Tony Blair has told the Liberal Democrats to stop dealing with the threat of terrorism in an "uneven way".
Mr Blair called for parties to 'unite' against terrorism
Acting Lib Dem leader Sir Menzies Campbell asked the prime minister if he would push for the closure of the US-run prison camp at Guantanamo Bay.
He also called for the extradition arrangements between the US and UK to be fully "reciprocal".
But Mr Blair said he found the way the Lib Dems expressed themselves on this issue all the time "an affront".
In the question time exchanges, Sir Menzies asked whether the Guantanamo Bay camp in Cuba would close "sooner or later" and whether the prime minister was "comfortable" with the US-UK extradition treaty.
Mr Blair replied that the Lib Dems should spend less time criticising the US and instead understand the "global" threat from international terrorists.
This was something he "thought we could unite on and defeat", Mr Blair added.
He said people must understand why the Guantanamo Bay camp had been built.
"This arose out of the worst terrorist act the world has ever known, in which 3,000 innocent people lost their lives," he said, referring to the destruction of New York's twin towers.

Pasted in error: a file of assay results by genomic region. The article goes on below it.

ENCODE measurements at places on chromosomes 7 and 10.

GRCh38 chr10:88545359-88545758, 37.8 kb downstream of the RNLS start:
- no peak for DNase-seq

Prisoners caught in Afghanistan had been "engaged" in efforts to help "reactionary forces" overcome US and UK troops, he said.
But Mr Blair added that he hoped a "judicial process" could be put in place so that Guantanamo Bay might close.
The prime minister has previously described the camp as an "anomaly".
Last week, the Commons foreign affairs committee urged ministers to make UK opposition to it "loud and public".
There are currently about 490 terror suspects being held without trial at the camp, which opened in 2002.
Northern Ireland Secretary Peter Hain recently said Guantanamo Bay should be closed.